University Bulletin 2002-03
An interdepartmental program
Health and Society

Courses of Study:

Program website:


The Health and Society Program has two broad objectives: to expand students' understanding of the personal, environmental, and social factors that cause illness or promote health; and to introduce students to the professional, political, legal, and institutional arrangements that comprise our healthcare system. The program offers students an opportunity to consider topics such as the impact of inadequate housing, inequitable educational opportunity, workplace discrimination, and environmental degradation on health and healthcare institutions. Health and society courses also present ways to analyze some of the most challenging personal, ethical, and professional problems that patients and their doctors confront, e.g., whether to proceed with a pregnancy following amniocentesis, how to assure appropriate use of diagnostic tests in a managed care environment, and how to limit conflict of interest by physicians engaged in pharmaceutical research.

The two required core courses provide students with an introduction to the social and legal aspects of health and health care. After completing electives, health and society students serve an internship in a not-for-profit healthcare advocacy, delivery, or public policy organization. Through meaningful work assignments and a related health policy research project and report, these internships enable students to explore more deeply some of the issues they have studied in their academic courses.

How to Become a Program Member (Minor)

Students are encouraged to take the core courses early in their program and to consult with the chair for guidance. Students may enter the program as late as their junior year, but an early start maximizes options available in the program. Students should consult with the chair of the Health and Society Program about fulfilling requirements before the beginning of the senior year.


Lyman Stookey, Chair
(Legal Studies)

Peter Conrad

Margie Lachman

Sarah Lamb

Stefan Timmermans

Requirements for the Program

A. Core courses: LGLS 114a (American Health Care: Law and Policy), and SOC 191A (Health, Community, and Society).

B. Departmental electives: Three electives--no more than two from a single department.

C. Completion of one of the following (approved by the chair of the program): LGLS 92b (Law, Medicine, and Health Policy Internship and Seminar); an honor thesis, in the student's department of concentration, on a topic approved by the chair of the Health and Society Program; or a senior essay supervised by a faculty member of the Health and Society Program, designed HLS 98a or b.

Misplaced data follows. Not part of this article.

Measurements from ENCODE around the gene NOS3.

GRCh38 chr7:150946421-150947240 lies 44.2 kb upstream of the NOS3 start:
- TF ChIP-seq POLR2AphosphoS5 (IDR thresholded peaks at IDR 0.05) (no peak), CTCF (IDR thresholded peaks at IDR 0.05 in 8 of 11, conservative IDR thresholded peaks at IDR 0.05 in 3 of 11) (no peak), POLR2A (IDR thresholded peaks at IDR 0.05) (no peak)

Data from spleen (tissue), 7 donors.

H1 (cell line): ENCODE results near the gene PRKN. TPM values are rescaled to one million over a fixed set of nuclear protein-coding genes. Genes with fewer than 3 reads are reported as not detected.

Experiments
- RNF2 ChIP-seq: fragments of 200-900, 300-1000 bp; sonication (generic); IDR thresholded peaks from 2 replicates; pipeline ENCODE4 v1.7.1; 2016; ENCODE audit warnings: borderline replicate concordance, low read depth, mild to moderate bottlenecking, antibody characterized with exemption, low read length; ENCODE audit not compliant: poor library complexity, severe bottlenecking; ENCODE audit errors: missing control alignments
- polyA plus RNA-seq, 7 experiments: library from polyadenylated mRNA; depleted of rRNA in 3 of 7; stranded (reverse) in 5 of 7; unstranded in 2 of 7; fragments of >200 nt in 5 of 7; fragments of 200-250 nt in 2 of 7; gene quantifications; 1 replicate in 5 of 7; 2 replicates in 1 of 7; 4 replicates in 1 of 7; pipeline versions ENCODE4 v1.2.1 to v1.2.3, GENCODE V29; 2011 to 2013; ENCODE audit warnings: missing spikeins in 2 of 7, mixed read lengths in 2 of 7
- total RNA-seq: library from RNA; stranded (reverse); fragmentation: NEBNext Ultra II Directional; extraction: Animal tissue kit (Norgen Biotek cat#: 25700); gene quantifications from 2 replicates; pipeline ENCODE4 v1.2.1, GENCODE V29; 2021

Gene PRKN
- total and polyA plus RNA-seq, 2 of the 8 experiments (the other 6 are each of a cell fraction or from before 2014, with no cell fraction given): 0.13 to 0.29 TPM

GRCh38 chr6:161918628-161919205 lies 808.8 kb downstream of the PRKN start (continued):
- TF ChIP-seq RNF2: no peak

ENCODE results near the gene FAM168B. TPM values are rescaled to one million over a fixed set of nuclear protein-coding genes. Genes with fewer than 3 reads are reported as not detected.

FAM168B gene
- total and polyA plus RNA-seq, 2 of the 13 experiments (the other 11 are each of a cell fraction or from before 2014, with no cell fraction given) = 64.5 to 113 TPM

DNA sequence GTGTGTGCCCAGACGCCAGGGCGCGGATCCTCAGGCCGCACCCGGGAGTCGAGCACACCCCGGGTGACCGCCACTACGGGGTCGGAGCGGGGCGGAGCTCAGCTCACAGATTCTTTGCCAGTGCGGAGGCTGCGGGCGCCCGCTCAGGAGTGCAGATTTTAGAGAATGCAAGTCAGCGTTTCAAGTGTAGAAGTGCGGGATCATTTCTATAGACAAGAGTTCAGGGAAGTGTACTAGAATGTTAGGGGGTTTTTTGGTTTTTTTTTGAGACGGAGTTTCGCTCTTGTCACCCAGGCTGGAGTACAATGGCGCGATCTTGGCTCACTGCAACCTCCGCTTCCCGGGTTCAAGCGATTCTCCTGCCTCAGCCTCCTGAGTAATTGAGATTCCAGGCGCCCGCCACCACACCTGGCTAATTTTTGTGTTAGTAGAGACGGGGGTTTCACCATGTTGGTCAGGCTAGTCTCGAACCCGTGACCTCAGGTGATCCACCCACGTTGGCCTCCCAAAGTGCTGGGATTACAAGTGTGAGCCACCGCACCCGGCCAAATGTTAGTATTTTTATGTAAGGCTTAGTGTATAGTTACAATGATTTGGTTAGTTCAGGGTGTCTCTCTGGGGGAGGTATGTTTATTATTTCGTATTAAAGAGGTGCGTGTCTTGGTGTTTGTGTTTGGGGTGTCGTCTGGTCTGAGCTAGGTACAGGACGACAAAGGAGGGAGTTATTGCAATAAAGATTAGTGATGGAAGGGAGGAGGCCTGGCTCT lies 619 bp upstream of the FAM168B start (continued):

D. A passing letter grade must be obtained in each course taken for program credit. (Pass/Fail courses are not allowed.) Students must achieve a grade point average of at least 2.00 in program courses.

Courses of Instruction

HLS 98a Independent Study
Signature of the instructor required.
Usually offered every year.

HLS 98b Independent Study
Signature of the instructor required.
Usually offered every year.

Cross-Listed Courses

LGLS 92b
Law, Medicine, and Health Policy Internship and Seminar

Core Courses

LGLS 114a American Health Care: Law and Policy
[ ss ]
Not recommended for freshmen.
Highlights issues of access, quality, and cost. Introduces laws and regulations that affect every aspect of American health care from planning and finance to patient treatment. Traces development of Medicare and Medicaid. Discusses malpractice, "birth of the Blues," expansion of HMOs, and influence of employer-purchased insurance on cost and delivery of health care. Portrays the important role courts, Congress, and administrative agencies play in organization and delivery of health services. Usually offered every year. Will be offered in the fall of 2002.
Mr. Stookey

SOC 191a Health, Community, and Society
[ ss ]
An exploration into interrelationships among society, health, and disease, emphasizing the social causes and experience of illness. Usually offered every second year. Last offered in the fall of 2001.
Mr. Conrad


The following courses are approved for the program. Not all are given in any one year. Please consult the Course Schedule each semester.

ANTH 127a
Medicine, Body, and Culture

Biology of Neurological and Mental Illness


Viruses and Human Disease

Immunity and Disease

BIOL 22a (formerly BIBC 22a)
Genetics and Molecular Biology

BIOL 42a
Human Physiology

BIOL 55b
Diet and Health

BIOL 125a

BIOL 128a
Human Genetics

BIOL 172b
Growth Control and Cancer

Chemicals and Toxicity

HS 104b
American Health Care

HS 124a
Dilemmas of Long-Term Care

LGLS 121b
Law and Social Welfare: Citizen Rights and Government Responsibilities

LGLS 129b
Law, Technology, and Innovation

LGLS 131b
Autonomy and Self-Determination in Critical Healthcare Decisions

LGLS 132b
Environmental Law and Policy

LGLS 138b
Science on Trial

LGLS 139b
Medical Error and Quality of Care

LING 130a
Semantics: The Structure of Concepts

NEJS 193b
Judaism and Healing

PHIL 23b
Biomedical Ethics

Technology and the Management of Public Risk

POL 117a
Administrative Law

PSYC 130b
Life Span Development: Adulthood and Old Age

PSYC 131b
Seminar in Health Psychology

PSYC 145b
Aging in a Changing World

PSYC 164b
Social Relations and Health Across the Lifespan

SOC 165a
Sociology of Birth and Death

SOC 176a
Nature, Nurture, and Public Policy

SOC 177b
Aging in Society

SOC 189a
Sociology of Body and Health

SOC 190b
Caring in the Health Care System

SOC 192b
Sociology of Disability

WMNS 106b
Women in the Health Care System